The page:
Word Myths: Debunking Linguistic Urban Legends
Do you "know" that posh comes from an acronym meaning "port out, starboard home"? That "the whole nine yards" comes from (pick one) the length of a WWII gunner's belt; the amount of fabric needed to make a kilt; a sarcastic football expression? That Chicago is called "The Windy City" because of the bloviating habits of its politicians, and not the breeze off the lake?If so, you need this book. David Wilton debunks the most persistently wrong word histories, and gives, to the best of our actual knowledge, the real stories behind these perennially mis-etymologized words.In addition, he explains why these wrong stories are created, disseminated, and persist, even after being corrected time and time again. What makes us cling to these stories, when the truth behind these words and phrases is available, for the most part, at any library or on the Internet?Arranged by chapters, this book avoids a dry A-Z format. Chapters separate misetymologies by kind, including The Perils of Political Correctness (picnics have nothing to do with lynchings), Posh, Phat Pommies (the problems of bacronyming--the desire to make every word into an acronym), and CANOE (which stands for the Conspiracy to Attribute Nautical Origins to Everything).Word Myths corrects long-held and far-flung examples of wrong etymologies, without taking the fun out of etymology itself. It's the best of both worlds: not only do you learn the many wrong stories behind these words, you also learn why and how they are created--and what the real story is.
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LibraryThing ReviewUser Review - rampaginglibrarian - LibraryThing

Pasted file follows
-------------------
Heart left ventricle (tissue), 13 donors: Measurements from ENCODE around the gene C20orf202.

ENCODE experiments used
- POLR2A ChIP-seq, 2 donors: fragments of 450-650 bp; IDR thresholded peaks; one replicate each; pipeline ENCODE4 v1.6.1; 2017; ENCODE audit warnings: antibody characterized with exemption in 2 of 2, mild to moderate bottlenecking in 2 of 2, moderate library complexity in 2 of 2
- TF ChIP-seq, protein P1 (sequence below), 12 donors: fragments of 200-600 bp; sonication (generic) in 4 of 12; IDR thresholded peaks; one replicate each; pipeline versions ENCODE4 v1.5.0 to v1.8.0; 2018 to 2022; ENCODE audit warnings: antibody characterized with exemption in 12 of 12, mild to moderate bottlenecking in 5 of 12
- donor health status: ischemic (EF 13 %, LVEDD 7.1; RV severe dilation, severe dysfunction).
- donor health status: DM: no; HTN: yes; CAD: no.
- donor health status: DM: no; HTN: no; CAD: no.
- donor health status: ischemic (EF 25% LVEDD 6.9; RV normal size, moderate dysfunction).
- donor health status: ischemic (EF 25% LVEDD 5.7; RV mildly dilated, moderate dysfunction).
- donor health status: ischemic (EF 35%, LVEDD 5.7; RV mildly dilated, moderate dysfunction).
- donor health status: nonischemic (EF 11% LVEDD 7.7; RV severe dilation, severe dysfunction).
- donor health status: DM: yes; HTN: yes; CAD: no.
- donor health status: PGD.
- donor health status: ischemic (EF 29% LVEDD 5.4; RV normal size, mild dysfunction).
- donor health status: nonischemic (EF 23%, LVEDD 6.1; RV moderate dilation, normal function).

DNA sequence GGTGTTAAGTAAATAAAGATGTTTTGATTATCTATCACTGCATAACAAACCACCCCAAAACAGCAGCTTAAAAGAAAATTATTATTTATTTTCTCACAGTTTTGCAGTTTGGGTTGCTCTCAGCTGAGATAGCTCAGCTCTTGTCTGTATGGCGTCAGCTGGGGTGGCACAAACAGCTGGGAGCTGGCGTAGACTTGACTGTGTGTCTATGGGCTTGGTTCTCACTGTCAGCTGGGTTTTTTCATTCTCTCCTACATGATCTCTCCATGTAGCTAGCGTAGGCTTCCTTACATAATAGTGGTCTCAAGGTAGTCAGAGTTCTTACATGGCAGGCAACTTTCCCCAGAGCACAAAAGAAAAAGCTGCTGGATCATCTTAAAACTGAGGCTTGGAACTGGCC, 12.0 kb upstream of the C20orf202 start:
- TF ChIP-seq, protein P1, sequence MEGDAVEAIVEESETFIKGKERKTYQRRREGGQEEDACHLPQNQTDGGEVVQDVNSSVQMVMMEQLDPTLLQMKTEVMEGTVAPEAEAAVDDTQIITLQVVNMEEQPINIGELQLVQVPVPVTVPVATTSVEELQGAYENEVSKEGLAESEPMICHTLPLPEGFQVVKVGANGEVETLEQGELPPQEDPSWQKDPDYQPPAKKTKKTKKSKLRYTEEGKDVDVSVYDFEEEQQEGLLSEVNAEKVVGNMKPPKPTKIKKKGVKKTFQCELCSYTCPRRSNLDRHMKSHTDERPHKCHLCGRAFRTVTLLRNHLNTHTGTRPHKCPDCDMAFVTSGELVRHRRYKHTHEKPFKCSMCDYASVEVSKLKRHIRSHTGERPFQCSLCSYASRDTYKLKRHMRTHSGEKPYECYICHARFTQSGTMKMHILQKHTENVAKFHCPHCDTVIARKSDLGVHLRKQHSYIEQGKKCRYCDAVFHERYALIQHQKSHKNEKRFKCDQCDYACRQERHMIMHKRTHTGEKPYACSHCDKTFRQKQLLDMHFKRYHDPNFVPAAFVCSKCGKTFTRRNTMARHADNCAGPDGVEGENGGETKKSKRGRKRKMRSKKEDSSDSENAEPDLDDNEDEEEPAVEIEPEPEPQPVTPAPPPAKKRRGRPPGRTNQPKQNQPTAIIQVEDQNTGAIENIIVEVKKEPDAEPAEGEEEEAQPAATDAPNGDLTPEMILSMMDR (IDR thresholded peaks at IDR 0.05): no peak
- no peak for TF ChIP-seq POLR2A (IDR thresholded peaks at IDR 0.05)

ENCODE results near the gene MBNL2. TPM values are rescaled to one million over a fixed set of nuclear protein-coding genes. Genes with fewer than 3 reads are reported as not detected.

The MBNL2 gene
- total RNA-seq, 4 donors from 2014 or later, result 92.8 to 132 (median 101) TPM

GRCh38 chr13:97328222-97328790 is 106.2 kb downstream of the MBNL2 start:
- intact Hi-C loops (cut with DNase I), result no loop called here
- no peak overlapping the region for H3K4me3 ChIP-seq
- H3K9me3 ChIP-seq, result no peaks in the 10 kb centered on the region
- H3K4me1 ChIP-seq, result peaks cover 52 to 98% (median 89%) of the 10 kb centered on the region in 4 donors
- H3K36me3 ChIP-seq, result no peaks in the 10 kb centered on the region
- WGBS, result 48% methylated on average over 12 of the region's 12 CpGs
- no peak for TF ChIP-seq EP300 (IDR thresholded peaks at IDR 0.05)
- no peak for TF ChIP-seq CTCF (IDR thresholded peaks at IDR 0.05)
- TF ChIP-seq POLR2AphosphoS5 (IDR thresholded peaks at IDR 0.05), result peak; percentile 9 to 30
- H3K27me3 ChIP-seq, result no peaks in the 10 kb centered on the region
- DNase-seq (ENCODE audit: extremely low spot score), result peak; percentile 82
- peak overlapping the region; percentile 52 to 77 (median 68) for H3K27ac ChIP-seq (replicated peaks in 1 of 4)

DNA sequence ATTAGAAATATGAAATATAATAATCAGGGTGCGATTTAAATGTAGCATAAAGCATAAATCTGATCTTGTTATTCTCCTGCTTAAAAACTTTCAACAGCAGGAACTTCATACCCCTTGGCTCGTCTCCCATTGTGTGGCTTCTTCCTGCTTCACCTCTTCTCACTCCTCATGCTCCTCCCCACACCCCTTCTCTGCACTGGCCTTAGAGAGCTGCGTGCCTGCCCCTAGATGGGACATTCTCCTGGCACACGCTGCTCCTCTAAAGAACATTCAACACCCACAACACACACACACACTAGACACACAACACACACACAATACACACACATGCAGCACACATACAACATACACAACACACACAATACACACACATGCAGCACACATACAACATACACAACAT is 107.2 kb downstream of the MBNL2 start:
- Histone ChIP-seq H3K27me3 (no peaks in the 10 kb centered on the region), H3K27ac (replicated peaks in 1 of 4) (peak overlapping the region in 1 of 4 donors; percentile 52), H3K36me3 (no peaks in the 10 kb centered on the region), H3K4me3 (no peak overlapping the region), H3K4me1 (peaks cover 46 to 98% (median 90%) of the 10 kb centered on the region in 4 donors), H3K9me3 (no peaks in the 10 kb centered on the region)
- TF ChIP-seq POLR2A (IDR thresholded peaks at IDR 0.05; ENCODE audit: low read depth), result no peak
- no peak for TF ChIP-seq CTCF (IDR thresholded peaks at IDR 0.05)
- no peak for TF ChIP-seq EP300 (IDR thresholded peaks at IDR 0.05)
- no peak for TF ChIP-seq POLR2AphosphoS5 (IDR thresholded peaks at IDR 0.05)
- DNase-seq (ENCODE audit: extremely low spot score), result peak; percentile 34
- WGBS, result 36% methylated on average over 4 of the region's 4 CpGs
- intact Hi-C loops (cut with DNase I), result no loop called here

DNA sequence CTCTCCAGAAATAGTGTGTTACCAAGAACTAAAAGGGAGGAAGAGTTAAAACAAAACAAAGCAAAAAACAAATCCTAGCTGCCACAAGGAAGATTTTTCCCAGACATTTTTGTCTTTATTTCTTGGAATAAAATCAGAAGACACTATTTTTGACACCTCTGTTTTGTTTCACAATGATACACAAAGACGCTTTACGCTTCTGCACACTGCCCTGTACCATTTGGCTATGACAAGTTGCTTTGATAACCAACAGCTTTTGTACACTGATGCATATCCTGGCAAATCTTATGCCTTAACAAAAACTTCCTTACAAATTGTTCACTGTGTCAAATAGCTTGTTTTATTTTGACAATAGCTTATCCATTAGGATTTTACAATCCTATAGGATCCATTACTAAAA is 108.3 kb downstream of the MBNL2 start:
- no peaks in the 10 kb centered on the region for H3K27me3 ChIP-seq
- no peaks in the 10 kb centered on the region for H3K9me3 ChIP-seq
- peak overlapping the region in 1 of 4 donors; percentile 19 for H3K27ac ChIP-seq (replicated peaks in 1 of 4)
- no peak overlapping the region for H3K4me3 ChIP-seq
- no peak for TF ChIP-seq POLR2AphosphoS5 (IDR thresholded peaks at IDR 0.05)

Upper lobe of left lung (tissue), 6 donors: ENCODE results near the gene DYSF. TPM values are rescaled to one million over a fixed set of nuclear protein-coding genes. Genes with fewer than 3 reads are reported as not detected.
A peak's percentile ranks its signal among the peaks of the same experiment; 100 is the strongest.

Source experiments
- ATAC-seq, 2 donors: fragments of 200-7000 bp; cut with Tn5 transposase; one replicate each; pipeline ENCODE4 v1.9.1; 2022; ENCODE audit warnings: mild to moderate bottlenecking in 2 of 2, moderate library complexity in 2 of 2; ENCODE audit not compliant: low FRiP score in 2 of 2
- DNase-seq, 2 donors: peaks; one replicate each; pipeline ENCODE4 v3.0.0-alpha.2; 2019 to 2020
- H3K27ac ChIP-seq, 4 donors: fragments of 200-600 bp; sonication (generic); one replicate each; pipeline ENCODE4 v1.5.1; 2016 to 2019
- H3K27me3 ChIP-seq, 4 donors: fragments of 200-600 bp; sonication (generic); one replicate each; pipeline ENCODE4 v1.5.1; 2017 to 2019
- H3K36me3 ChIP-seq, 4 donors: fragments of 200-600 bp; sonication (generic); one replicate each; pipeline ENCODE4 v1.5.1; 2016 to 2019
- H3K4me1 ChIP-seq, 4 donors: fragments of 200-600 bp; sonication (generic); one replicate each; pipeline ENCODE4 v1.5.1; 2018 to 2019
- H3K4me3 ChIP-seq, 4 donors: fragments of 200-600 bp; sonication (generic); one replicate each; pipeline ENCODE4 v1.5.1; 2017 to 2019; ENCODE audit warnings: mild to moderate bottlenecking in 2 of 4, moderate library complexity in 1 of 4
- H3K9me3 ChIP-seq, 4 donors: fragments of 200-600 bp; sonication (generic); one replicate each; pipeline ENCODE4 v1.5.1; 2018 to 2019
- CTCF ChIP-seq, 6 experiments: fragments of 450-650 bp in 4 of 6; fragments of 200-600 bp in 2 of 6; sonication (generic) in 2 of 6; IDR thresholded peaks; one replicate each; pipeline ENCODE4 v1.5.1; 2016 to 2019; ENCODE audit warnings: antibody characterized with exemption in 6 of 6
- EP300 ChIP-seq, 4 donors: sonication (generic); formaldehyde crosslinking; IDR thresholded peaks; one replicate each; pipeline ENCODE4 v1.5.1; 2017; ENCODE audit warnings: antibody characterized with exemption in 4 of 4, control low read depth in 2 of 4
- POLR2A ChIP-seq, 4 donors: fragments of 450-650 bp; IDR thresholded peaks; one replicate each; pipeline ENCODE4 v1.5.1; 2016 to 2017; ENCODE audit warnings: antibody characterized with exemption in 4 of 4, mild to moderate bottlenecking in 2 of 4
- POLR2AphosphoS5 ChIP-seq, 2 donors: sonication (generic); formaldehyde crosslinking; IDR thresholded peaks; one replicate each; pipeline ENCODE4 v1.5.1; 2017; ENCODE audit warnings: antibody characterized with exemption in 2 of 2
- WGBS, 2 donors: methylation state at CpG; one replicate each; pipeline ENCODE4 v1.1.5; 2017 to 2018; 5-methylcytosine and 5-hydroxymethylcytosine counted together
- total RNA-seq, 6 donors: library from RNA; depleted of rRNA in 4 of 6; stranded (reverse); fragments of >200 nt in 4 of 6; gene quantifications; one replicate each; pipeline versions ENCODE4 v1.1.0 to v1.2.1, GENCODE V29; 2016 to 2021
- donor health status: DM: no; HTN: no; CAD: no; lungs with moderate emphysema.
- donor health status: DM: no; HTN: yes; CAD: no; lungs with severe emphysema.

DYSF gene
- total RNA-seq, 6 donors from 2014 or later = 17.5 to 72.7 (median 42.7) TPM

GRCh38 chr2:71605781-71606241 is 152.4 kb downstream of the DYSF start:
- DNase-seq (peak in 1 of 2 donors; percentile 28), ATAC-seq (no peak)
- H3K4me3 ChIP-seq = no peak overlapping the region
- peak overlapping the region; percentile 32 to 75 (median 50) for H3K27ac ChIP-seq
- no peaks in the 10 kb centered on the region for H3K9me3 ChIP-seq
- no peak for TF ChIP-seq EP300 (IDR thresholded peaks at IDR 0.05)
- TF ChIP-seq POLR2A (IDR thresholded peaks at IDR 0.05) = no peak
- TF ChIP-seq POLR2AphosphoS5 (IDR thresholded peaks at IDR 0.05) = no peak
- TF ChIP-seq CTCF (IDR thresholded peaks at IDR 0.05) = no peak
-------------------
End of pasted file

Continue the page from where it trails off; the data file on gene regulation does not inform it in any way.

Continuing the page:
Urban legends for the entymologist. In some ways its kind of depressing to learn that those cute little stories you always heard were false but you get to learn new ones. Read full review
Mr Wilton is right that JFK made NO mistake about jelly doughnuts. All the Berliners at the 1963 speech understood him perfectly. A German-English & English-German professional translator-interpreter who was there told me so. And no one laughed, as some have imagined. At the Goethe Institute in Chicago on the evening of 14 November 1988 I heard a man say, when asked if he was a member of the Chicago German Translators Forum “Nein. Ich bin nur ein Gast hier; ich bin nur Gast.” He unhesitatingly used BOTH constructions, with and without article. Both are used. Both are correct. English does not have both constructions. We have “I’m a guest here”, but not “I am guest here”. English-speakers beginning to learn German are struck by the German construction without the article “ein” and over-generalize that the style with article is wrong. Not so. The differences are subtle. “Ich bin ein Berliner” can imply pride or brashness, like “I’m from Texas!”. “Ich bin Berliner” can be said by (a) native or adopted son and has a less rambunctious air.